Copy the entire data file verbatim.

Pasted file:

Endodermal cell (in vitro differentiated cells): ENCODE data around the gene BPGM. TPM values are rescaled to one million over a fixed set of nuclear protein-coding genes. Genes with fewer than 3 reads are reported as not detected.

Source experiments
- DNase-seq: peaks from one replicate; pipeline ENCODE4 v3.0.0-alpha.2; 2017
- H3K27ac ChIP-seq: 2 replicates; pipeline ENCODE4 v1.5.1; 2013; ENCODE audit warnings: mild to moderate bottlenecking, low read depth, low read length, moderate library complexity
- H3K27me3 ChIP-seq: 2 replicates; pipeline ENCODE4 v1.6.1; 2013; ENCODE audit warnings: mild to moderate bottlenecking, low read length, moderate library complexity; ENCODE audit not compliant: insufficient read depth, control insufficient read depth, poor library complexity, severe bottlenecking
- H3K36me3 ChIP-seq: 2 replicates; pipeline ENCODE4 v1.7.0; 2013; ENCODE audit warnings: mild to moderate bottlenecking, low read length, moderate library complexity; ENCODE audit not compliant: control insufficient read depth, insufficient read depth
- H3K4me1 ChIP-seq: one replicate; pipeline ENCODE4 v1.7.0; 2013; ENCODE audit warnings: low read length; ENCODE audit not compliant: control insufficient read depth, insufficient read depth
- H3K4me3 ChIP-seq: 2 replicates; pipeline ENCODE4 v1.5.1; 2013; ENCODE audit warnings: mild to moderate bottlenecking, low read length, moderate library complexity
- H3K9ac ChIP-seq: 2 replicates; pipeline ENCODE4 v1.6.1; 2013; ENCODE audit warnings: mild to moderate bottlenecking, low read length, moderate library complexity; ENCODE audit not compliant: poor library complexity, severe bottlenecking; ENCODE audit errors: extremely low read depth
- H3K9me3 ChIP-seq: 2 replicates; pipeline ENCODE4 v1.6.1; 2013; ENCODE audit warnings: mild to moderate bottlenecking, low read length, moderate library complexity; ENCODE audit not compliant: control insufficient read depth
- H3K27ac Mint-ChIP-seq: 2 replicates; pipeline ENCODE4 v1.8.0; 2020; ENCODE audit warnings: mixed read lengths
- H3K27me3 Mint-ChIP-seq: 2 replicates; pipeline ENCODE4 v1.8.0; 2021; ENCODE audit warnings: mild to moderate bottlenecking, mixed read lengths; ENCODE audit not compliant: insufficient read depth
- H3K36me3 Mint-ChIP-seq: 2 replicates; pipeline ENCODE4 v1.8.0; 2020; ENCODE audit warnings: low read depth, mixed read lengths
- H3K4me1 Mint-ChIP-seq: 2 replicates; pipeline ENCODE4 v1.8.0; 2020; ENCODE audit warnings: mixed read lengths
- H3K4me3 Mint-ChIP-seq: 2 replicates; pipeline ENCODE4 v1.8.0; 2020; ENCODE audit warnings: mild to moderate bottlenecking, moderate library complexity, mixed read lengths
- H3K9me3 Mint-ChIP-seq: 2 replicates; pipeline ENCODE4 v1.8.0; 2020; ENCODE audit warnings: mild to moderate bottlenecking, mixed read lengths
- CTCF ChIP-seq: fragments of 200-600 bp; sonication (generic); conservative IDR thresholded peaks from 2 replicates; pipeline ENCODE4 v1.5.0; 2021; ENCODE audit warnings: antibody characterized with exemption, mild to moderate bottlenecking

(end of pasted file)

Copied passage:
Endodermal cell (in vitro differentiated cells): ENCODE data around the gene BPGM. TPM values are rescaled to one million over a fixed set of nuclear protein-coding genes. Genes with fewer than 3 reads are reported as not detected.

Source experiments
- DNase-seq: peaks from one replicate; pipeline ENCODE4 v3.0.0-alpha.2; 2017
- H3K27ac ChIP-seq: 2 replicates; pipeline ENCODE4 v1.5.1; 2013; ENCODE audit warnings: mild to moderate bottlenecking, low read depth, low read length, moderate library complexity
- H3K27me3 ChIP-seq: 2 replicates; pipeline ENCODE4 v1.6.1; 2013; ENCODE audit warnings: mild to moderate bottlenecking, low read length, moderate library complexity; ENCODE audit not compliant: insufficient read depth, control insufficient read depth, poor library complexity, severe bottlenecking
- H3K36me3 ChIP-seq: 2 replicates; pipeline ENCODE4 v1.7.0; 2013; ENCODE audit warnings: mild to moderate bottlenecking, low read length, moderate library complexity; ENCODE audit not compliant: control insufficient read depth, insufficient read depth
- H3K4me1 ChIP-seq: one replicate; pipeline ENCODE4 v1.7.0; 2013; ENCODE audit warnings: low read length; ENCODE audit not compliant: control insufficient read depth, insufficient read depth
- H3K4me3 ChIP-seq: 2 replicates; pipeline ENCODE4 v1.5.1; 2013; ENCODE audit warnings: mild to moderate bottlenecking, low read length, moderate library complexity
- H3K9ac ChIP-seq: 2 replicates; pipeline ENCODE4 v1.6.1; 2013; ENCODE audit warnings: mild to moderate bottlenecking, low read length, moderate library complexity; ENCODE audit not compliant: poor library complexity, severe bottlenecking; ENCODE audit errors: extremely low read depth
- H3K9me3 ChIP-seq: 2 replicates; pipeline ENCODE4 v1.6.1; 2013; ENCODE audit warnings: mild to moderate bottlenecking, low read length, moderate library complexity; ENCODE audit not compliant: control insufficient read depth
- H3K27ac Mint-ChIP-seq: 2 replicates; pipeline ENCODE4 v1.8.0; 2020; ENCODE audit warnings: mixed read lengths
- H3K27me3 Mint-ChIP-seq: 2 replicates; pipeline ENCODE4 v1.8.0; 2021; ENCODE audit warnings: mild to moderate bottlenecking, mixed read lengths; ENCODE audit not compliant: insufficient read depth
- H3K36me3 Mint-ChIP-seq: 2 replicates; pipeline ENCODE4 v1.8.0; 2020; ENCODE audit warnings: low read depth, mixed read lengths
- H3K4me1 Mint-ChIP-seq: 2 replicates; pipeline ENCODE4 v1.8.0; 2020; ENCODE audit warnings: mixed read lengths
- H3K4me3 Mint-ChIP-seq: 2 replicates; pipeline ENCODE4 v1.8.0; 2020; ENCODE audit warnings: mild to moderate bottlenecking, moderate library complexity, mixed read lengths
- H3K9me3 Mint-ChIP-seq: 2 replicates; pipeline ENCODE4 v1.8.0; 2020; ENCODE audit warnings: mild to moderate bottlenecking, mixed read lengths
- CTCF ChIP-seq: fragments of 200-600 bp; sonication (generic); conservative IDR thresholded peaks from 2 replicates; pipeline ENCODE4 v1.5.0; 2021; ENCODE audit warnings: antibody characterized with exemption, mild to moderate bottlenecking